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Rep. Ryan calls on telecom companies to clean up toxic lead cables

Angelo Schembari (left), a volunteer with the Cornwall Cleanup Crew, points out to Rep. Pat Ryan (right) where an abandoned lead cable line fell along Quaker Avenue.
Jesse King
Angelo Schembari (left), a volunteer with the Cornwall Cleanup Crew, points out to Rep. Pat Ryan (right) where an abandoned lead cable line fell along Quaker Avenue.

New York Congressman Pat Ryan joined cleanup crews in Cornwall Saturday to call on telecom companies like Verizon and AT&T to disclose and clean up toxic, lead-sheathed cables across the country.

Ryan met with members of the Cornwall Cleanup Crew along a busy stretch of Quaker Avenue. Angelo Schembari, a volunteer and local arborist, says the crew has covered this particular area multiple times — it’s a frequent site of illegal dumping and litter — but their latest find is likely decades old: a fallen wire wrapped in a white, lead coating.

“The white is oxidation, and that’s how it leeches into the soil," says Schembari. “Lead does not oxidize in the air very quickly, which is the reason why [telecom companies] used it. But put it in soil or water, and it leeches very quickly."

Ryan says the telecom industry largely phased out lead-sheathed cables in the 1950s, but many of them remain hanging, abandoned. As they come down, or the lead sheathing simply falls off, Ryan worries they can contaminate communities. The CDC warns lead poisoning can be especially harmful to children, putting them at risk of slower development, brain damage, and learning/behavioral issues.

Last summer, a Wall Street Journal report identifying old lead cables by a playground in Wappingers Falls prompted officials to temporarily shut down the village’s Temple Park. A state soil analysis later found no evidence of elevated or widespread contamination in the area.

Regardless, Ryan says he’s working on legislation with Massachusetts Senator Ed Markey, a fellow Democrat, to ensure that corporations like Verizon and AT&T — which ultimately bought the companies that installed the lines — are responsible for cleaning them up.

“No community, no group of citizens in this country should be out on a beautiful Saturday having to clean up the mess of a multi-billion dollar corporation, but that's what's happening," says Ryan.

Ryan estimates there are thousands of miles of lead-sheathed cables in the U.S., but officials still don’t know exactly where. In response to the Journal report last year, Governor Kathy Hochul directed state agencies like the Public Service Commission to investigate the impacts of old lead cables in the state. More than 200 companies were asked to provide a list of cable locations, but many of them, including AT&T and Verizon, have asked the PSC to keep their inventories confidential.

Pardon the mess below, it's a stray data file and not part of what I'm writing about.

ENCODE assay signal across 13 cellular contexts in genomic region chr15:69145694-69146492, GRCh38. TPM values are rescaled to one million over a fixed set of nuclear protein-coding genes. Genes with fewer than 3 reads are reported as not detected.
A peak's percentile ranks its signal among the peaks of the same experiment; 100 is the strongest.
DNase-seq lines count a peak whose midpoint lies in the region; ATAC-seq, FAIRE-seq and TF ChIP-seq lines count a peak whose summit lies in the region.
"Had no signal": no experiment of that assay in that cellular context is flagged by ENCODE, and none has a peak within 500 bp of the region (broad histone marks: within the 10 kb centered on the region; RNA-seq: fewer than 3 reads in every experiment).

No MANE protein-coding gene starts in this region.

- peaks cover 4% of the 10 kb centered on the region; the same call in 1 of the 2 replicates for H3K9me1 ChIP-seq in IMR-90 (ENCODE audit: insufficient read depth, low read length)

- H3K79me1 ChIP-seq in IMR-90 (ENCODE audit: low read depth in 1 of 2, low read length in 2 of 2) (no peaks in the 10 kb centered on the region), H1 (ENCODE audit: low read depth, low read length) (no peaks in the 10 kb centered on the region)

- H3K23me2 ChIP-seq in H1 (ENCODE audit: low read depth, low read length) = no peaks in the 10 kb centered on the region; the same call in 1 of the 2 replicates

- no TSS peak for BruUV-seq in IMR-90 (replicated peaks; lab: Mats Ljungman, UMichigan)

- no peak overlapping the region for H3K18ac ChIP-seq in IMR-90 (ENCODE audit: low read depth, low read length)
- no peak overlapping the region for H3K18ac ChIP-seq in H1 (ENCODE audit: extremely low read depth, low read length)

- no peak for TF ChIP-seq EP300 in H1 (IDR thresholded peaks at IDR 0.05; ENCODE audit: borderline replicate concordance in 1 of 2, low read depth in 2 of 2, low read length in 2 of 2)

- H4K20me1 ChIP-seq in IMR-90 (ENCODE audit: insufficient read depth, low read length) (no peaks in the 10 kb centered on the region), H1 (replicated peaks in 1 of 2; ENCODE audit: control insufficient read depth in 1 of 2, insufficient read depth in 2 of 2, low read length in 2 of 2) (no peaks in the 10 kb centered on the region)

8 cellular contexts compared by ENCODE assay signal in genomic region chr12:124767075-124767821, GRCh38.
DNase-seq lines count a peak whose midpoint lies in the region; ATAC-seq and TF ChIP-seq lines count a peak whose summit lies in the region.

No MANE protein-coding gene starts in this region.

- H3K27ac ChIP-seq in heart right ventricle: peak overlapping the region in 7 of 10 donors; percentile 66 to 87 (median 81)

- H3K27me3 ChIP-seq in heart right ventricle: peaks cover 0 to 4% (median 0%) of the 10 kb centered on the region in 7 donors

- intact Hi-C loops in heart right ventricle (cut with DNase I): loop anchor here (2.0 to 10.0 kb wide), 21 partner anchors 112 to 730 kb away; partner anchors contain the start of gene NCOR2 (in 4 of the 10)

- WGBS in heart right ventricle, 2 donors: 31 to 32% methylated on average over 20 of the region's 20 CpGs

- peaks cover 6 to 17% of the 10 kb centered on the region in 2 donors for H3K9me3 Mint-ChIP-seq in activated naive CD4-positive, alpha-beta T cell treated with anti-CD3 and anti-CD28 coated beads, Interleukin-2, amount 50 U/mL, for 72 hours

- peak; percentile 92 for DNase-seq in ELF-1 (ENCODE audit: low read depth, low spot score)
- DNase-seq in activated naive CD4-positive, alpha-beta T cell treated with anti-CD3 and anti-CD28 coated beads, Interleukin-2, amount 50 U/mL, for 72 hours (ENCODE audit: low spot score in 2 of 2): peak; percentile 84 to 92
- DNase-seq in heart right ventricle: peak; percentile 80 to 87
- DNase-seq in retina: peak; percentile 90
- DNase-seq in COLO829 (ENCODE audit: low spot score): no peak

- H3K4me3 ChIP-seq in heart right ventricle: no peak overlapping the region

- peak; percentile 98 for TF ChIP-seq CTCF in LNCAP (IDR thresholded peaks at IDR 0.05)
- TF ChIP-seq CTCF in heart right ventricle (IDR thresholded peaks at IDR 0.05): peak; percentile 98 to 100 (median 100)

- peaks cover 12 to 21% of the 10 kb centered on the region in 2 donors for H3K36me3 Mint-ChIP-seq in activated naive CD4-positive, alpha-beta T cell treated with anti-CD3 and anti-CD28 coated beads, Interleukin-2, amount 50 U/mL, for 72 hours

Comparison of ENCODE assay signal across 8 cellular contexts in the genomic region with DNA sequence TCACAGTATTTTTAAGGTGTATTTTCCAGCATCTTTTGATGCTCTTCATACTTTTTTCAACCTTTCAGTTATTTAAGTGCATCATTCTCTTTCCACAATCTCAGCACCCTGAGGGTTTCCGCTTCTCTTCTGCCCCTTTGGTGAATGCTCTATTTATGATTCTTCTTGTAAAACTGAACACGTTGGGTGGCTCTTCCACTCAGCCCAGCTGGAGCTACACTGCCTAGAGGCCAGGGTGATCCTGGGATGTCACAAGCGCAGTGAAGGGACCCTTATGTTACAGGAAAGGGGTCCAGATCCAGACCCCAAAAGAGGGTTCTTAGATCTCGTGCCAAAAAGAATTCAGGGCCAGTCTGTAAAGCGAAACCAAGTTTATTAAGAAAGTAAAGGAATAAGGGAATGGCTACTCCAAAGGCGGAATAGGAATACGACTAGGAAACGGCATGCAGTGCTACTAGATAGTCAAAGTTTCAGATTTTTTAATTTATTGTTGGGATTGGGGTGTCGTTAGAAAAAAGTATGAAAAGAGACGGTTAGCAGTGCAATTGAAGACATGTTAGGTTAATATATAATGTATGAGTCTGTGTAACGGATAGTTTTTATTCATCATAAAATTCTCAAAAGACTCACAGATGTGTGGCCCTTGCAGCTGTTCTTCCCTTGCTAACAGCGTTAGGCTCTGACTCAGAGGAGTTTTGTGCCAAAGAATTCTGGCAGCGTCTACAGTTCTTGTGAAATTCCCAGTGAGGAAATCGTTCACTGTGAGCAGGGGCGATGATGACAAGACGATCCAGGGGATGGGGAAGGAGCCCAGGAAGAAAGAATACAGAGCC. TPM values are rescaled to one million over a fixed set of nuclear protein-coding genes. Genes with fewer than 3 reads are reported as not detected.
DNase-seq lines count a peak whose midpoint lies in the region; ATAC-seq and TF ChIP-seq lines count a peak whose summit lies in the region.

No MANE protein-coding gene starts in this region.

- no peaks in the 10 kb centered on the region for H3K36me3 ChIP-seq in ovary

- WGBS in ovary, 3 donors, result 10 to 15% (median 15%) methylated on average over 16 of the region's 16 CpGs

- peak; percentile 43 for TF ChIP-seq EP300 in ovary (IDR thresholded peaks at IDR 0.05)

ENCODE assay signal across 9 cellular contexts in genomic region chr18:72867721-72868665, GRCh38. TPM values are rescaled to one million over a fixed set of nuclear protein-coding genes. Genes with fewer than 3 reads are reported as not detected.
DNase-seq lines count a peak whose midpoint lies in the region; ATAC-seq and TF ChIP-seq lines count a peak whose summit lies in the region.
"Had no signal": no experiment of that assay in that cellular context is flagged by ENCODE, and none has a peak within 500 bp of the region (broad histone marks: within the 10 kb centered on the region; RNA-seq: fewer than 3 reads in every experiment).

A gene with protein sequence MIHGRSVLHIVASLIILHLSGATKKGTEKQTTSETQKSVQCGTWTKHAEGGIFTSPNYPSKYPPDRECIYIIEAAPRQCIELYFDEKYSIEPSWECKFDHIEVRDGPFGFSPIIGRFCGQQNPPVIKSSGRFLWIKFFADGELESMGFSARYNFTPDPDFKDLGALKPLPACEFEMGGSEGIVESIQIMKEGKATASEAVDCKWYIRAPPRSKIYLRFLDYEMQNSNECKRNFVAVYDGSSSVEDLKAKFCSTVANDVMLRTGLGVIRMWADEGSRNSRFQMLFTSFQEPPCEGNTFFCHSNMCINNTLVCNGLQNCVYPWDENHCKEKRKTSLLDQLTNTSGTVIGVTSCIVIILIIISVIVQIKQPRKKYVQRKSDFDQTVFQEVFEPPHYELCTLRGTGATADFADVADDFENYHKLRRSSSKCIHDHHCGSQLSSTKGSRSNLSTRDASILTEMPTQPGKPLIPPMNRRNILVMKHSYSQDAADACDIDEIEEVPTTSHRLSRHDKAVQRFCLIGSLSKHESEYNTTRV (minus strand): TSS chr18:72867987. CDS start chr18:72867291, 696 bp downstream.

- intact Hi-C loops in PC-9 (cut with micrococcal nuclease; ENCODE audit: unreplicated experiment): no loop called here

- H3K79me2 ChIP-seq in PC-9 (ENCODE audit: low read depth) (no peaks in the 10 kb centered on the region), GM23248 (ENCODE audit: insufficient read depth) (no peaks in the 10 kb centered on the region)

Cornwall Town Supervisor John Wojehowski says when he looked through the documents on the PSC website, all he found were black, heavily-redacted pages. He says it’s frustrating, because it's easy to spot lead cables hanging all over town.

“Why are they just basically junking up our community? They really should come and they should remove them," says Wojehowski. "It’s not too much to ask, except they’re fighting the governor in court right now. They’re citing all these things like trade secrets, national security, etc. — pretty much all bulls*** because they don’t want to assume the costs for the cleanup.” 

A spokesperson for USTelecom, the trade organization representing the telecom industry, says it prioritizes the health and safety of communities, adding: "We will continue to follow the science, which has not identified that lead-sheathed telecom cables are a leading cause of lead exposure or the cause of a public health issue.  And recent federal, state, and industry testing has reinforced this point. Our industry remains committed to engaging constructively with stakeholders, including policymakers, on this important matter.”

A fallen lead cable in Cornwall, New York.
Jesse King
A fallen lead cable in Cornwall, New York.

Schembari says the Cornwall Cleanup Crew ultimately decided not to remove the cable Saturday, as they’re still weighing the safest methods of disposal.

Vice President Tania Chacho says the organization, which lists more than 400 total volunteers on Facebook, hopes to expand into a larger non-profit serving all of the Hudson Valley. She says the job is never really done.

“It can be discouraging, sometimes, and overwhelming to see what we find, but these are the people that I want to be out with," says Chacho. "These are the people that care, and the ones that are making a difference."

The Cornwall Cleanup Crew meets every Sunday morning at the CVS parking lot on Quaker Avenue.

Jesse King is the host of WAMC's national program on women's issues, "51%," and the station's bureau chief in the Hudson Valley. She has also produced episodes of the WAMC podcast "A New York Minute In History."